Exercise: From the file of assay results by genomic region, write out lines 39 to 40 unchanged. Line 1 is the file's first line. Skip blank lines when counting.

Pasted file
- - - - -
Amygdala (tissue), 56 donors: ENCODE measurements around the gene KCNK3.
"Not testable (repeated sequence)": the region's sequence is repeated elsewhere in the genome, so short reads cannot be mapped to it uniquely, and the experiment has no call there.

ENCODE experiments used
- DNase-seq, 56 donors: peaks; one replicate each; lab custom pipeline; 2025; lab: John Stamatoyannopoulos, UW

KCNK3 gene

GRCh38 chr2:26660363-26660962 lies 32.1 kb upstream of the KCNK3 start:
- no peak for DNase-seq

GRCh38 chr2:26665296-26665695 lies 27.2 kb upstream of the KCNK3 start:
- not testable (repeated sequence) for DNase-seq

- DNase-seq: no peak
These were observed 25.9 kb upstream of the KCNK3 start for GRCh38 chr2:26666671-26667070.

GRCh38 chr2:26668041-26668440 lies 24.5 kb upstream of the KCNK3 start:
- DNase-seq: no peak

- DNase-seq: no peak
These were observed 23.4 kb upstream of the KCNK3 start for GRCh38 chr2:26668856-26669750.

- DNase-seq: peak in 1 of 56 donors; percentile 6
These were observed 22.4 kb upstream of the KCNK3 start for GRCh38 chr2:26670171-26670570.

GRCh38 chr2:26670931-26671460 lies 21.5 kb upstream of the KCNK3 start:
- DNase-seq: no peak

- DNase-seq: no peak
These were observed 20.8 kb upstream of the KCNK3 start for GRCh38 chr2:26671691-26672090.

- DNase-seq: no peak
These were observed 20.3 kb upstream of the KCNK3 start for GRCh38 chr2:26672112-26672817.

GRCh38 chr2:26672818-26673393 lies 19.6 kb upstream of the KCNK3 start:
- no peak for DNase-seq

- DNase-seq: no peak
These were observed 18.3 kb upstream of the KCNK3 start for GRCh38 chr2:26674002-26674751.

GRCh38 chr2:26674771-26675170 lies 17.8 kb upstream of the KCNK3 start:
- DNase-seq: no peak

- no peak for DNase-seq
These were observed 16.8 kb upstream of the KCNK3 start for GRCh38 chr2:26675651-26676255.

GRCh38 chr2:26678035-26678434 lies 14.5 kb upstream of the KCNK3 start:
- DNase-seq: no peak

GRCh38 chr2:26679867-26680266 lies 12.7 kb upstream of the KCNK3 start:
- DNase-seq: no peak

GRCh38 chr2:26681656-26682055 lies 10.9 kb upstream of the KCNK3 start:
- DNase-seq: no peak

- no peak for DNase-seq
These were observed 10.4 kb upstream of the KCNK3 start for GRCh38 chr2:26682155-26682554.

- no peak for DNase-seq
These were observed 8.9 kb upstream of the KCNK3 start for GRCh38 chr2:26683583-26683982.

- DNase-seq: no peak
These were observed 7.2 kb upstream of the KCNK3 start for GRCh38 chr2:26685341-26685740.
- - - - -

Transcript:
These were observed 10.4 kb upstream of the KCNK3 start for GRCh38 chr2:26682155-26682554.

- no peak for DNase-seq